Global bandwidth demand continues to grow, spurring terrestrial and submarine cable network operators to undertake extensive network upgrades and deployments.
We can see this in the global demand for international bandwidth, which increased at a rate of 52 percent in 2017.
Further, the amount of capacity deployed on international networks doubled between 2015 and 2017, rising to 689 Tbps.
We can't talk about the ever-growing demand for global bandwidth without touching on one of the biggest factors shaping the market: content providers.
The growth in the amount of capacity deployed by content providers like Google, Facebook, and Microsoft has outstripped that of all other customers of international bandwidth in recent years. Content providers experience high volumes of demand between their proprietary data centers.
The requirements for inter-data center demand vary by company but are generally related to database mirroring, search index synchronization, and cloud computing services and applications.
In the Atlantic and Pacific, content providers accounted for over half of total demand in 2017. In contrast, content providers represented only a small share of capacity usage on routes connected to the Middle East and Africa.
The role of inter-data center bandwidth requirements in bolstering overall transport demand becomes clear when examining content provider capacity on major submarine cable routes. In the Atlantic and Pacific, content providers accounted for over half of total demand in 2017. In contrast, content providers represented only a small share of capacity usage on routes connected to the Middle East and Africa. To date, the large content providers have built U.S.-centric network architectures. Their investments on systems directly connecting Europe to Asia are almost non-existent in comparison.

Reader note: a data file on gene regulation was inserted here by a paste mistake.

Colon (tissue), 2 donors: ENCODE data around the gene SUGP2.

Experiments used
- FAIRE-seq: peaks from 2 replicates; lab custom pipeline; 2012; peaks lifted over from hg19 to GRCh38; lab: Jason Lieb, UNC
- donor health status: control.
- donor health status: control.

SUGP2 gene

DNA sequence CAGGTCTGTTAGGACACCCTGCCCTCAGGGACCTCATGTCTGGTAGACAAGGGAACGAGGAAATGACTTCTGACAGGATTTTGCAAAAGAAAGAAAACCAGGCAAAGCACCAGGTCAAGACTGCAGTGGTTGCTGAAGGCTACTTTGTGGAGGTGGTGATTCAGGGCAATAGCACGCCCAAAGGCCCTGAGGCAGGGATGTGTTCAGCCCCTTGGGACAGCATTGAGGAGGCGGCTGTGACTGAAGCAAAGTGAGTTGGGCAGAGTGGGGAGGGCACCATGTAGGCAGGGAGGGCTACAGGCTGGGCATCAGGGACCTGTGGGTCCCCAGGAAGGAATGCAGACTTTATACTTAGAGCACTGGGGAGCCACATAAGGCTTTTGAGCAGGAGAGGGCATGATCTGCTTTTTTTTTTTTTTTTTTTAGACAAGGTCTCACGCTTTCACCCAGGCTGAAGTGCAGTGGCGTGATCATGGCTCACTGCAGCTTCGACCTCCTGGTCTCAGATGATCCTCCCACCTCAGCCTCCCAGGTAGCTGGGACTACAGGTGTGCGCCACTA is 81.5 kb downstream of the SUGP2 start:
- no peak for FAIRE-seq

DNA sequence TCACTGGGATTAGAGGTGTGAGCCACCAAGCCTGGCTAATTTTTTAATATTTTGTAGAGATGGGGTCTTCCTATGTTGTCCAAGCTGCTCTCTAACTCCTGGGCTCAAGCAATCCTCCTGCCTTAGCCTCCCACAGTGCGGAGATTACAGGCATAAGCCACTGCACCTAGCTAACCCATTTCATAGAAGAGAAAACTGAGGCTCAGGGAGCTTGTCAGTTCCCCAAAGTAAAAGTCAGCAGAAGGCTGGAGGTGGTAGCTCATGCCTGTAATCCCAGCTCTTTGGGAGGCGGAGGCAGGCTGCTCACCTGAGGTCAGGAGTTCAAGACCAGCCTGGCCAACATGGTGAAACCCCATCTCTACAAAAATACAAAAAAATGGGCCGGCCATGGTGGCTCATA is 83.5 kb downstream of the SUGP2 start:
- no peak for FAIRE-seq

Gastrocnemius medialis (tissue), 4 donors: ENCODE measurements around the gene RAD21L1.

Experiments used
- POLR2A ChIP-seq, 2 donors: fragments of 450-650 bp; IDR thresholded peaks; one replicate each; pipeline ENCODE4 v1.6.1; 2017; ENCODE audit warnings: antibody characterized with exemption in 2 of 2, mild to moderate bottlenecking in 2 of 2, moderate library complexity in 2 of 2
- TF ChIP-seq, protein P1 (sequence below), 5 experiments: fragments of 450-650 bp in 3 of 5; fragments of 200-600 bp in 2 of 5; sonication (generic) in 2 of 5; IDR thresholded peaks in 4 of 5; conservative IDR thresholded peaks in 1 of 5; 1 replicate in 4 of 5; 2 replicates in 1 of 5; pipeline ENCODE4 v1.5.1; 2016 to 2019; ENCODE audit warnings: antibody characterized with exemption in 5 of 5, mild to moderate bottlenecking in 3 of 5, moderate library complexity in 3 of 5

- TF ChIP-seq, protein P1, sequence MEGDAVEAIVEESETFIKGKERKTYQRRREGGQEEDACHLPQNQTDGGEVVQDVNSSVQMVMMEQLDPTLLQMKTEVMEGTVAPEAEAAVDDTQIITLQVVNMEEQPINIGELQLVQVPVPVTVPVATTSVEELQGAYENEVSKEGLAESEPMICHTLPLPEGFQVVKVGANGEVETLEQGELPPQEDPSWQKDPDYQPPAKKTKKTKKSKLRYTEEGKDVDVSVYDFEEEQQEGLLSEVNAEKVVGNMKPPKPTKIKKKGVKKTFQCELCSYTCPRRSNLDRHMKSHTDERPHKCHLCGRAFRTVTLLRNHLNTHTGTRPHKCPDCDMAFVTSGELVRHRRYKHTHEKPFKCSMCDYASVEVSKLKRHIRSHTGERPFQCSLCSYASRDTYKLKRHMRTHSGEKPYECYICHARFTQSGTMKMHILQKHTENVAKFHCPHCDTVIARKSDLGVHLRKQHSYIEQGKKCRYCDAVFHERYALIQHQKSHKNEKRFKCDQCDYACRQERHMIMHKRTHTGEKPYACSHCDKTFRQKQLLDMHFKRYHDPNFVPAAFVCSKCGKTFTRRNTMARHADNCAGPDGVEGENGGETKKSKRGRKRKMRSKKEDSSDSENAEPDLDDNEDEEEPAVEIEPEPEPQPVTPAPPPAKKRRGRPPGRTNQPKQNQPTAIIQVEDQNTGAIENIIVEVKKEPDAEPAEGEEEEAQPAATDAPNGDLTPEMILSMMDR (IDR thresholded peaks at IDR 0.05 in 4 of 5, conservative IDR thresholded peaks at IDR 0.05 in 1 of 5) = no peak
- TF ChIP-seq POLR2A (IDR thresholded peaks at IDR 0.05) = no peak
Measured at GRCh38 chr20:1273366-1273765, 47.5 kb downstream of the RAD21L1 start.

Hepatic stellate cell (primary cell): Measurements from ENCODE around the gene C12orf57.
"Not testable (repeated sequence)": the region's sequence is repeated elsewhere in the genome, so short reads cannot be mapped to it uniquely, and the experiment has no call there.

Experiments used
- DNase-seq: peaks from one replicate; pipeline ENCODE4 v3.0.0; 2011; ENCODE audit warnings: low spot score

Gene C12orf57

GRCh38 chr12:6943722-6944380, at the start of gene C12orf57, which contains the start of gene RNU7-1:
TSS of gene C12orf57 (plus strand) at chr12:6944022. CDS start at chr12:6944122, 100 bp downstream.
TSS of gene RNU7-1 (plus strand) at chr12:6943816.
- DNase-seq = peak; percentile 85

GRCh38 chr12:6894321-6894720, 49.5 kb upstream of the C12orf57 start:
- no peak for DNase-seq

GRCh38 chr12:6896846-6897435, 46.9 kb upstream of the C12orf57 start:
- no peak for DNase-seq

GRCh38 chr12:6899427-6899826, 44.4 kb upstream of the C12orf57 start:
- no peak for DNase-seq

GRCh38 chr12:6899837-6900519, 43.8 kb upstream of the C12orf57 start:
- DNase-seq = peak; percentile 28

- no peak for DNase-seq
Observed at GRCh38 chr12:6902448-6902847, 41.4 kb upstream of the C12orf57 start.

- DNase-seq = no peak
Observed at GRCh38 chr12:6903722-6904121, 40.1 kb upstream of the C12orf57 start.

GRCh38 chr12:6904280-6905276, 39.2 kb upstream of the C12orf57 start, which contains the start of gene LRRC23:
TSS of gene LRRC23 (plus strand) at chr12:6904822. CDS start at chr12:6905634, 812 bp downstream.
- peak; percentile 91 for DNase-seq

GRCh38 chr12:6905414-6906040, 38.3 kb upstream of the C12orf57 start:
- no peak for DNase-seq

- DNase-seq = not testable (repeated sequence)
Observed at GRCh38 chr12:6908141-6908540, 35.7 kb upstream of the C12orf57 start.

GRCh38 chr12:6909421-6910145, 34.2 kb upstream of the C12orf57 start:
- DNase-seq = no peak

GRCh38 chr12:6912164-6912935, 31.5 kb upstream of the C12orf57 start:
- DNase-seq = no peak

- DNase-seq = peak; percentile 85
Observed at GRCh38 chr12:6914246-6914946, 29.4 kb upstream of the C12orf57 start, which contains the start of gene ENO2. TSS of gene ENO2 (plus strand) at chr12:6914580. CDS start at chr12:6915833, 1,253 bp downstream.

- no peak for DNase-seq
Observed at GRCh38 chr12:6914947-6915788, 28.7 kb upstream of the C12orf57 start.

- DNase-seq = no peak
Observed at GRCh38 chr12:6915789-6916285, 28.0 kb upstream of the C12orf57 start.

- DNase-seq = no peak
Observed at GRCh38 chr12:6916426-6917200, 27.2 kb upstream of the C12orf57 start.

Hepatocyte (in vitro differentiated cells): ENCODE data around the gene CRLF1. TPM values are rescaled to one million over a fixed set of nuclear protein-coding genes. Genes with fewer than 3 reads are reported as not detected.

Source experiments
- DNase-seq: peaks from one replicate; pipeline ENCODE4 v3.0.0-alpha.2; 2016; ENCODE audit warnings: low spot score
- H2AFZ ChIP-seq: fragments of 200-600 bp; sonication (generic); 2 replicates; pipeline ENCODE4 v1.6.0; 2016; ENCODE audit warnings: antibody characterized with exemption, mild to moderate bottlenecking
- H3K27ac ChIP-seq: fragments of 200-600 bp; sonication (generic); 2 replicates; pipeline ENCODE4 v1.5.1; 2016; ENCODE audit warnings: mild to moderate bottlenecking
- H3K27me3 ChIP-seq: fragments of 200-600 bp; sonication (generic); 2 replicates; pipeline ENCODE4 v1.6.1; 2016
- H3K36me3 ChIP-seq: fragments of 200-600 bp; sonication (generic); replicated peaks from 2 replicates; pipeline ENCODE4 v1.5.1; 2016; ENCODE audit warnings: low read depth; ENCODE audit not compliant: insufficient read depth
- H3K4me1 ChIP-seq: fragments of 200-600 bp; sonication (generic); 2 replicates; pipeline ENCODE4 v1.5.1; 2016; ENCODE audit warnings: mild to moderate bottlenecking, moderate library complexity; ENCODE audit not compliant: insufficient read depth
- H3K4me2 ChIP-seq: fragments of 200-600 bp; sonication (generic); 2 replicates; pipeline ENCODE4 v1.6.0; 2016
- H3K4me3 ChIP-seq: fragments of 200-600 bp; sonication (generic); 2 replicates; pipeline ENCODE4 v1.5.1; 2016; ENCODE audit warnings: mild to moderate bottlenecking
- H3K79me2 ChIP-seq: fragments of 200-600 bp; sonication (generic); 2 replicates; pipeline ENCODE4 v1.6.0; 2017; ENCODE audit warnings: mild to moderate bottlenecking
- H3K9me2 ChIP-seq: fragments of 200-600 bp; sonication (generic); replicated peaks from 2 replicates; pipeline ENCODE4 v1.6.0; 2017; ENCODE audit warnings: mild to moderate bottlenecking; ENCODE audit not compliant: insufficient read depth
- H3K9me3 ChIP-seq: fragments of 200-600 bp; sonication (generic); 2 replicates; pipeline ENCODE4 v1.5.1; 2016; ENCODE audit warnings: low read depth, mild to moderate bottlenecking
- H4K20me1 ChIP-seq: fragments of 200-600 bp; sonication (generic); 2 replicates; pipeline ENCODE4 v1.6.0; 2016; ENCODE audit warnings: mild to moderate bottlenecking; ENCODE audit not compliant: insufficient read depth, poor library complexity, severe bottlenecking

The concentration of content provider demand along certain routes does not mean these huge bandwidth consumers are not focusing on adding capacity to other regions. A comparison of the international capacity growth experienced by content providers versus all other sources reveals a stark contrast.
Across all world regions, content providers added capacity at a compound annual rate of at least 75 percent between 2013 and 2017, compared to a rate no higher than 45 percent for others.
Where are content providers investing in cables? On many routes—like the Trans-Atlantic, Trans-Pacific, and Intra-Asia routes—content providers now account for the vast majority of used capacity. What does that mean?
How big is the internet? We measured it! Our analysis shows 295 Tbps. Read up on what that means here.
Alan Mauldin is a Research Director at TeleGeography. He manages the company’s infrastructure research group, focusing primarily on submarine cables, terrestrial networks, international Internet infrastructure, and bandwidth demand modeling. He also advises clients with due diligence analysis, feasibility studies, and business plan development for projects around the world. Alan speaks frequently about the global network industry at a wide range of conferences, including PTC, Submarine Networks World, and SubOptic.